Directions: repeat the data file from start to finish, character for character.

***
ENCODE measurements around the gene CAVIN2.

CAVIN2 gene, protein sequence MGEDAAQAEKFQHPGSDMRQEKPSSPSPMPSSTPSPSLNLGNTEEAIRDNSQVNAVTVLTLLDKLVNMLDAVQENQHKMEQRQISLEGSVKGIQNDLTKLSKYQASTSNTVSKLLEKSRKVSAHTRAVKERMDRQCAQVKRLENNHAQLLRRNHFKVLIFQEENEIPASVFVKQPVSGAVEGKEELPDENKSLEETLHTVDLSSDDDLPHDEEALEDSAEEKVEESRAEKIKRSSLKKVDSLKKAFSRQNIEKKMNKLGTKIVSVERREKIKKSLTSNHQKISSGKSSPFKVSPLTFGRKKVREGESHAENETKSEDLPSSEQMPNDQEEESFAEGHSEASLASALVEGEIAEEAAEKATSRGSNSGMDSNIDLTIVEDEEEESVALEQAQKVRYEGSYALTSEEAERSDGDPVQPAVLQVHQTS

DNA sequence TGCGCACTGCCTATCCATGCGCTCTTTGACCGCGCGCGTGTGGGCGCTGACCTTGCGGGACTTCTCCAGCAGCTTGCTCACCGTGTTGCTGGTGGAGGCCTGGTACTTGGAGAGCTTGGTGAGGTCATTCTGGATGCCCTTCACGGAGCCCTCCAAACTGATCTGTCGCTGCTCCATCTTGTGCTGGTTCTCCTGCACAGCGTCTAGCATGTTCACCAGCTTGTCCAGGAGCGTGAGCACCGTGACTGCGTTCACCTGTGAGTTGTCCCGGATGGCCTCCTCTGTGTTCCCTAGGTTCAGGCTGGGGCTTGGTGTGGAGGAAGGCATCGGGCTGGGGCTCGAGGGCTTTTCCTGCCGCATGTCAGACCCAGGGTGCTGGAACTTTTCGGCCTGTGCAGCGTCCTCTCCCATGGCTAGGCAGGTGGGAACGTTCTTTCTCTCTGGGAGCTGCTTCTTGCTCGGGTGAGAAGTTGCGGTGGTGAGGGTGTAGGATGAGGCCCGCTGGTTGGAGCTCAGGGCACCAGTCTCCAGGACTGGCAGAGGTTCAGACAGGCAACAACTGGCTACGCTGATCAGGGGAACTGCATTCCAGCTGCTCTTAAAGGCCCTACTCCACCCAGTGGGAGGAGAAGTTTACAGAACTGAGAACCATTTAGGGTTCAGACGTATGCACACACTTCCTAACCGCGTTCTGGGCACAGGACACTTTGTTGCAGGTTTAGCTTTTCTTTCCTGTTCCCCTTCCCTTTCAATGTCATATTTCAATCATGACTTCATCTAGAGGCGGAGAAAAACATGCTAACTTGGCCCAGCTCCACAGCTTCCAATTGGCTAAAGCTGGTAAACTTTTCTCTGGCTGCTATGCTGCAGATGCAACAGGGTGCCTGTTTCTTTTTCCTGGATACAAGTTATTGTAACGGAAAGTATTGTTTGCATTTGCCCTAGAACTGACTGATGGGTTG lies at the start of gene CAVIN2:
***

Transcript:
ENCODE measurements around the gene CAVIN2.

CAVIN2 gene, protein sequence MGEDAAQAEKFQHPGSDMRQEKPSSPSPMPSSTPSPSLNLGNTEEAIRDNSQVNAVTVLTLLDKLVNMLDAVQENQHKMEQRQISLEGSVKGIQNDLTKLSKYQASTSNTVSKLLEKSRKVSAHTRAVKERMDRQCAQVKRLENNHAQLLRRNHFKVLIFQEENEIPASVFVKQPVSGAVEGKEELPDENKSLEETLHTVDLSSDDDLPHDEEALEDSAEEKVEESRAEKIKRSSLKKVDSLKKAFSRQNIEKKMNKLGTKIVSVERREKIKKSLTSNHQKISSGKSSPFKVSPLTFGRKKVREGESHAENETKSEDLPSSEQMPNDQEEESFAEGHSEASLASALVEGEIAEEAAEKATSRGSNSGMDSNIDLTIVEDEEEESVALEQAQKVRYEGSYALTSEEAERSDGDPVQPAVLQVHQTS

DNA sequence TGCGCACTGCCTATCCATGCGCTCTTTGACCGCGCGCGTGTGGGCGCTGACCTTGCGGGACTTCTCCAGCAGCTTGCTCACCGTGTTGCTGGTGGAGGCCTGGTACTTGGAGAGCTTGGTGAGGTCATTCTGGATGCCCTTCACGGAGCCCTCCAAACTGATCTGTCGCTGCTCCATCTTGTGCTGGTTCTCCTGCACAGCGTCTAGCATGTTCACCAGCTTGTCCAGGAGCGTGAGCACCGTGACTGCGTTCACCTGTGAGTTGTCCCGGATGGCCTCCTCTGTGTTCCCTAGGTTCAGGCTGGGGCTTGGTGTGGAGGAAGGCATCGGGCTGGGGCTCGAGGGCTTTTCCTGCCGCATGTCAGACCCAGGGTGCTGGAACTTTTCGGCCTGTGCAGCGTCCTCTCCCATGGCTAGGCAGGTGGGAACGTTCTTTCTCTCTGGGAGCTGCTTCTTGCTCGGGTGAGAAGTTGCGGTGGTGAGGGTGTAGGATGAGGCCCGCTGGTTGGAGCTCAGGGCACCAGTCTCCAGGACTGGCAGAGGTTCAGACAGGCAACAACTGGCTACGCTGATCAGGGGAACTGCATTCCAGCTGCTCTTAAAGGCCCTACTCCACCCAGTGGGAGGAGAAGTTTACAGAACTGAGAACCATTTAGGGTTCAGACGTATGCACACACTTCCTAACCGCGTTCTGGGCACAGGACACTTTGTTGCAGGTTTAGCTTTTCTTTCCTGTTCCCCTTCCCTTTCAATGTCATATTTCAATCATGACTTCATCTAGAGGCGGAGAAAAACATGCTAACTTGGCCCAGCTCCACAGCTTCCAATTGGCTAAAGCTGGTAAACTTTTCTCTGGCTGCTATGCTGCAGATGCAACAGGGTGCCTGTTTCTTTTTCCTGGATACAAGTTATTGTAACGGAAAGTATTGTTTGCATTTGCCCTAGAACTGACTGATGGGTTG lies at the start of gene CAVIN2: